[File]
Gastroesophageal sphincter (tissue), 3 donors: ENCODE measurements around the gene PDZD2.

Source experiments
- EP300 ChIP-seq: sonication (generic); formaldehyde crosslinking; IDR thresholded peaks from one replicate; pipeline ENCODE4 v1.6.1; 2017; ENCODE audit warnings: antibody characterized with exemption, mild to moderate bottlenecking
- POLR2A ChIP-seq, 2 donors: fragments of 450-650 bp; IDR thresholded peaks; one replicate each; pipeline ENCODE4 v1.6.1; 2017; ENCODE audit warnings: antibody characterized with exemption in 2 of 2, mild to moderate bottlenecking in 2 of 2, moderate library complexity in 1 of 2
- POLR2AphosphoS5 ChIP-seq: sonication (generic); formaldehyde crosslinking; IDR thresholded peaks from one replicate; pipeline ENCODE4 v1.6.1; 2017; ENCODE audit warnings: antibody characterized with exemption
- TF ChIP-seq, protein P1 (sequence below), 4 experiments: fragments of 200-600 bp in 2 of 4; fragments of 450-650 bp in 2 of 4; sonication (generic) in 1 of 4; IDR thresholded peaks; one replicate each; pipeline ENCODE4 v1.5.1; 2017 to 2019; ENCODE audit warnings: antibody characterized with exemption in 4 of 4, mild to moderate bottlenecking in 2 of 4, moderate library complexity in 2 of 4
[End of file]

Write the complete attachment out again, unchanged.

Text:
Gastroesophageal sphincter (tissue), 3 donors: ENCODE measurements around the gene PDZD2.

Source experiments
- EP300 ChIP-seq: sonication (generic); formaldehyde crosslinking; IDR thresholded peaks from one replicate; pipeline ENCODE4 v1.6.1; 2017; ENCODE audit warnings: antibody characterized with exemption, mild to moderate bottlenecking
- POLR2A ChIP-seq, 2 donors: fragments of 450-650 bp; IDR thresholded peaks; one replicate each; pipeline ENCODE4 v1.6.1; 2017; ENCODE audit warnings: antibody characterized with exemption in 2 of 2, mild to moderate bottlenecking in 2 of 2, moderate library complexity in 1 of 2
- POLR2AphosphoS5 ChIP-seq: sonication (generic); formaldehyde crosslinking; IDR thresholded peaks from one replicate; pipeline ENCODE4 v1.6.1; 2017; ENCODE audit warnings: antibody characterized with exemption
- TF ChIP-seq, protein P1 (sequence below), 4 experiments: fragments of 200-600 bp in 2 of 4; fragments of 450-650 bp in 2 of 4; sonication (generic) in 1 of 4; IDR thresholded peaks; one replicate each; pipeline ENCODE4 v1.5.1; 2017 to 2019; ENCODE audit warnings: antibody characterized with exemption in 4 of 4, mild to moderate bottlenecking in 2 of 4, moderate library complexity in 2 of 4